I got a lot of comments of people liking this topic so I decided to write a longer post about it today. 

When we think about diversity, we think about race, gender, age and mostly characteristics we can see and identify. For sure, we are a visual species and we can easily spot differences between people. 

But what about everything we can’t see. And here I am talking about what I alluded to at the beginning: cognitive diversity. To me, it is what diversity is about and the power that diversity brings. 

In terms of marketing and messages to potential customers, partners, collaborators, showing visible diversity is a way that different people can relate to your organisation: they can see people like them. Studies have even shown that diversity has more of an impact when it is visible. 

I will argue it is not just about looking different. There is so much more that people bring than how they look like. 

Let’s take the example of religion. There will be some external signs that can tell you a person’s religion. Not always, I definitely agree. As an organisation, we may decide that you wish to have a wide range of religions represented in your people. Is it to look more diverse? This is a limited aim if it is the only aim. 

You want different people because they have different ideas. People from different religions will have been taught different things. They will have a different way of seeing and interacting with the world. They will think differently. They will have different views on what interactions and relationships are about. I could add many other aspects. Each individual will bring all these different aspects and will increase the creativity, innovation, flexibility and adaptability of your organisation. 

How can you assess the cognitive diversity of people? It is not something you can ask on an equal opportunities form in an application. Actually, most of us are not aware and conscious about how we think for instance really. 

You need to understand what the differences are, what differences you already have in your organisation, what differences you want to add. When looking for new recruits, you need to include questions in applications and interviews that will allow to assess this aspect of diversity.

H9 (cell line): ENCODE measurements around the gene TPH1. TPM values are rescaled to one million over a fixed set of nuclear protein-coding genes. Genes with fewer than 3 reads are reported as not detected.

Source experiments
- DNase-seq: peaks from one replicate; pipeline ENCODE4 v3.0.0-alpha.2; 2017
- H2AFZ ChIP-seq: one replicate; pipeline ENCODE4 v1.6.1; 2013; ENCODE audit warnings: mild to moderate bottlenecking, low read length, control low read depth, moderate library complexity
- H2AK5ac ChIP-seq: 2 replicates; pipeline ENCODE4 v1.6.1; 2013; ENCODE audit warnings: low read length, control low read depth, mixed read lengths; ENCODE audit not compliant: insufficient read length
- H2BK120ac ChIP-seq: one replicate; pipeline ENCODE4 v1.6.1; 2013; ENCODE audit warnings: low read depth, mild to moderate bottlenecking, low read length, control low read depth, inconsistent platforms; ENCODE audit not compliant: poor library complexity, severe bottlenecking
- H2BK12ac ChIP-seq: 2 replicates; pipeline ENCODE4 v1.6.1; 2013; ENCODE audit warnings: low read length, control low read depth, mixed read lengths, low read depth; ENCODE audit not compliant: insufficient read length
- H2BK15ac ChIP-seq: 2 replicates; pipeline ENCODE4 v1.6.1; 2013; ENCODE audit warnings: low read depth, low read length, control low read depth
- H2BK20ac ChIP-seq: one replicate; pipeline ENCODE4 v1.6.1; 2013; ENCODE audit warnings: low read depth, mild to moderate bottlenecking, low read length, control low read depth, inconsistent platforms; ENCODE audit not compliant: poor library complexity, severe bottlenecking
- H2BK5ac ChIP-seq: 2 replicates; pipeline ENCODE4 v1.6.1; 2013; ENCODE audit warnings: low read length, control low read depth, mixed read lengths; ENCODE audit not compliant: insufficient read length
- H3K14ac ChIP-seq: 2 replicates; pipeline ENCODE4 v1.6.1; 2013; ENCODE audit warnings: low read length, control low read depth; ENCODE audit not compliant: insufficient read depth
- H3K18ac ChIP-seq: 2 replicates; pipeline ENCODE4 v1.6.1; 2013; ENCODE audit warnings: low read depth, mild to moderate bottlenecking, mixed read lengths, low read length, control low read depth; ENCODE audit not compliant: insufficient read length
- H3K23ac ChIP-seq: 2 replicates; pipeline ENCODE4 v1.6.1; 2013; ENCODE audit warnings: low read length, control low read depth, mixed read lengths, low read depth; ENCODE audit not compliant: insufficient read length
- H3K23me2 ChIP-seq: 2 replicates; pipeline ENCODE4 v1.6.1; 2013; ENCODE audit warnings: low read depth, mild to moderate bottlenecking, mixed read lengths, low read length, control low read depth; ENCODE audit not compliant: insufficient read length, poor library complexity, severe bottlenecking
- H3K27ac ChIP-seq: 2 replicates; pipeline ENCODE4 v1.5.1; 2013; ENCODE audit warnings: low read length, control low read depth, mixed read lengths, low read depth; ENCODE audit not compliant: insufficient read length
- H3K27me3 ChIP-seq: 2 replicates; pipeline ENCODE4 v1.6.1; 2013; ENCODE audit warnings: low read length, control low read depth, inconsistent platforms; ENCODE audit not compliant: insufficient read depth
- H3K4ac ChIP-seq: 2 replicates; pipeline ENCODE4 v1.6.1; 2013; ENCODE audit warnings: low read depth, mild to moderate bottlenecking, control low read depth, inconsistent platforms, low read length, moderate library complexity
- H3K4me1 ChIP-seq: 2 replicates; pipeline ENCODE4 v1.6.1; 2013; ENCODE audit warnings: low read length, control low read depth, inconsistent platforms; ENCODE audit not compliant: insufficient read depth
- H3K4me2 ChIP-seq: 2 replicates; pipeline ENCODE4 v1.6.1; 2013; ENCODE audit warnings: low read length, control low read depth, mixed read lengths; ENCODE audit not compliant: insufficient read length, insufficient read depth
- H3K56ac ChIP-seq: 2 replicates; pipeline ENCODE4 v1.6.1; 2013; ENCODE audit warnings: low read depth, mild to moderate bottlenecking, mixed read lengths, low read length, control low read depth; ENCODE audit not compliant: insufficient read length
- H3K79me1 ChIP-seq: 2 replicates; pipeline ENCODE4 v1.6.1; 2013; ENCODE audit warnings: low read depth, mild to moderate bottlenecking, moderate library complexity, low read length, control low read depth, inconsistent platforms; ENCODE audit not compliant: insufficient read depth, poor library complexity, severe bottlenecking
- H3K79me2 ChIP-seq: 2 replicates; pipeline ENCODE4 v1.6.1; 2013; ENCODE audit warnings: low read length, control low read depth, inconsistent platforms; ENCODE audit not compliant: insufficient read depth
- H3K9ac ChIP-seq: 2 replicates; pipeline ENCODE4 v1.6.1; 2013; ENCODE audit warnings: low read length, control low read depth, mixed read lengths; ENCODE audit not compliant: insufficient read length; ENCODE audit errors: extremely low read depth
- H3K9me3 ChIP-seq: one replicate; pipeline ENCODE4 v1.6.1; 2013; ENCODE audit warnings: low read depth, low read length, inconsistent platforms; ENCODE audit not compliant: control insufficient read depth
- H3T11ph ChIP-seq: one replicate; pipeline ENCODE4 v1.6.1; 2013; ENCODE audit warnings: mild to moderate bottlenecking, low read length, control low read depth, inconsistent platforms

Yes, easier said than done, but we can discuss further about it, when you are ready. 

Inclusion turned inside out: 5 examples of divisive behaviours

We hear a lot about diversity and inclusion, how important it is to be an inclusive organisation. 

Yes, inclusion will benefit a lot your organisation. When people belong, are heard, valued, feel every day they are an important part of the group, your organisation performs better, gets better results. 

But sometimes, this concept of inclusion can be a bit hard to understand and knowing how inclusive your organisation is can be tricky. 

So, in this article, I am taking inclusion the other way around. Instead of looking at how inclusive your organisation is, it can in fact be easier to spot how excluding or divisive your organisation is. It can be easier to spot dysfunctional behaviours. 

Here I am looking at some examples of behaviours that lead to dividing people in your organisation. 

  1. The different departments, teams do not work together 

Do you work in silos? Each department pursuing their own agenda with minimal consultation and communication between departments and teams? 

It can also be that people do not think that people in other areas have something relevant to say and contribute. 

Each area fights for their part of the cake but do not collaborate.  

Can you also see some tension and lack of cooperation and working together from the leadership team? 

  1. No strong onboarding procedure 

An important aspect of inclusion is to ensure that people feel they belong to the place and that they can see how they contribute to the progress of the organisation. 

And this begins right from the start. 

How is your onboarding procedure for new recruit? 

Are new recruits left to fend for themselves and find the information for themselves? Do they have to go meet people themselves? 

A good onboarding procedure includes amongst many other things that a new recruit knows even in advance of joining what the organisation is about. They have meetings scheduled with all the relevant people in the organisation for their position in the first few days. Short- and longer-term objectives and goals are set and agreed and expectations are clearly explained. 

  1. No written behaviours to follow 

It is in daily behaviours exhibited by everybody in the organisation that inclusion is shown, or not. 

Not having written behaviours to follow will lead to a lack of inclusion.  

Do you let people build their own behaviours? Are behaviours exhibited in your organisation inconsistent? Do they vary between departments, teams, level of the organisation? 

Have you let behaviours such as making fun of people, making inappropriate jokes, excluding people from events or getting information creep in? 

For sure, some behaviours will be different and be linked to the job people actually do. 

However, there will be some overarching behaviours that can be followed by everybody. 

  1. Blame, self-defence and lack of accountability